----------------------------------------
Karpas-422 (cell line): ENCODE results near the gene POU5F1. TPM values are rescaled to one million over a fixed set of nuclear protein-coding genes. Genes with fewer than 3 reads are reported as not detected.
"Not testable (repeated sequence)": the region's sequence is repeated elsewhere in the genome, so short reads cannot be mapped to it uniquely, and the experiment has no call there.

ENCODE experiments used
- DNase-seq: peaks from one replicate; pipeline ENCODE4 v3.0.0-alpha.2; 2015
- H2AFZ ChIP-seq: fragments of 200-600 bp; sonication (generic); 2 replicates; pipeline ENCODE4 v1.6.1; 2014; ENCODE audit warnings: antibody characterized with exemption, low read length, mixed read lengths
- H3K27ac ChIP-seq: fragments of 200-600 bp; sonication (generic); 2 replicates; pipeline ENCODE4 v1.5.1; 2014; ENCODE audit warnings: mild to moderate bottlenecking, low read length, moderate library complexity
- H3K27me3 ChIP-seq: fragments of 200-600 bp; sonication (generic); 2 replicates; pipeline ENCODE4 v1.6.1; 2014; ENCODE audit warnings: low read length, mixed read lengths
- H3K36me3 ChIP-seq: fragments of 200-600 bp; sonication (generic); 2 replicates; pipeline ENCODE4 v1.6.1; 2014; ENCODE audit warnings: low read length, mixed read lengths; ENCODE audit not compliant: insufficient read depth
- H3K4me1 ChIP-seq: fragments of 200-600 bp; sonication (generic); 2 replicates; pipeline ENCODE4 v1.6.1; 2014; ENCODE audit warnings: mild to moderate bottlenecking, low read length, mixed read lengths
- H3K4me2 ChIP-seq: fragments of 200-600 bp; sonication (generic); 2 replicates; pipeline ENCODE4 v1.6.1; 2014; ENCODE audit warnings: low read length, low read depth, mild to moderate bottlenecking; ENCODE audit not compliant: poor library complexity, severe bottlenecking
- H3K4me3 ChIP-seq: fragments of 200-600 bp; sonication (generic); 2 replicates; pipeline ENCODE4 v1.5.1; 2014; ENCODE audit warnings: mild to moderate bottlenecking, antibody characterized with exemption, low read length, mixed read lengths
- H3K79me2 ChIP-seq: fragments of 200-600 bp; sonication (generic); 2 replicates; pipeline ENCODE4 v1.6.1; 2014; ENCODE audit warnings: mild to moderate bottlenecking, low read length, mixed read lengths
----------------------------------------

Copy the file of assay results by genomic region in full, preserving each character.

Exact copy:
Karpas-422 (cell line): ENCODE results near the gene POU5F1. TPM values are rescaled to one million over a fixed set of nuclear protein-coding genes. Genes with fewer than 3 reads are reported as not detected.
"Not testable (repeated sequence)": the region's sequence is repeated elsewhere in the genome, so short reads cannot be mapped to it uniquely, and the experiment has no call there.

ENCODE experiments used
- DNase-seq: peaks from one replicate; pipeline ENCODE4 v3.0.0-alpha.2; 2015
- H2AFZ ChIP-seq: fragments of 200-600 bp; sonication (generic); 2 replicates; pipeline ENCODE4 v1.6.1; 2014; ENCODE audit warnings: antibody characterized with exemption, low read length, mixed read lengths
- H3K27ac ChIP-seq: fragments of 200-600 bp; sonication (generic); 2 replicates; pipeline ENCODE4 v1.5.1; 2014; ENCODE audit warnings: mild to moderate bottlenecking, low read length, moderate library complexity
- H3K27me3 ChIP-seq: fragments of 200-600 bp; sonication (generic); 2 replicates; pipeline ENCODE4 v1.6.1; 2014; ENCODE audit warnings: low read length, mixed read lengths
- H3K36me3 ChIP-seq: fragments of 200-600 bp; sonication (generic); 2 replicates; pipeline ENCODE4 v1.6.1; 2014; ENCODE audit warnings: low read length, mixed read lengths; ENCODE audit not compliant: insufficient read depth
- H3K4me1 ChIP-seq: fragments of 200-600 bp; sonication (generic); 2 replicates; pipeline ENCODE4 v1.6.1; 2014; ENCODE audit warnings: mild to moderate bottlenecking, low read length, mixed read lengths
- H3K4me2 ChIP-seq: fragments of 200-600 bp; sonication (generic); 2 replicates; pipeline ENCODE4 v1.6.1; 2014; ENCODE audit warnings: low read length, low read depth, mild to moderate bottlenecking; ENCODE audit not compliant: poor library complexity, severe bottlenecking
- H3K4me3 ChIP-seq: fragments of 200-600 bp; sonication (generic); 2 replicates; pipeline ENCODE4 v1.5.1; 2014; ENCODE audit warnings: mild to moderate bottlenecking, antibody characterized with exemption, low read length, mixed read lengths
- H3K79me2 ChIP-seq: fragments of 200-600 bp; sonication (generic); 2 replicates; pipeline ENCODE4 v1.6.1; 2014; ENCODE audit warnings: mild to moderate bottlenecking, low read length, mixed read lengths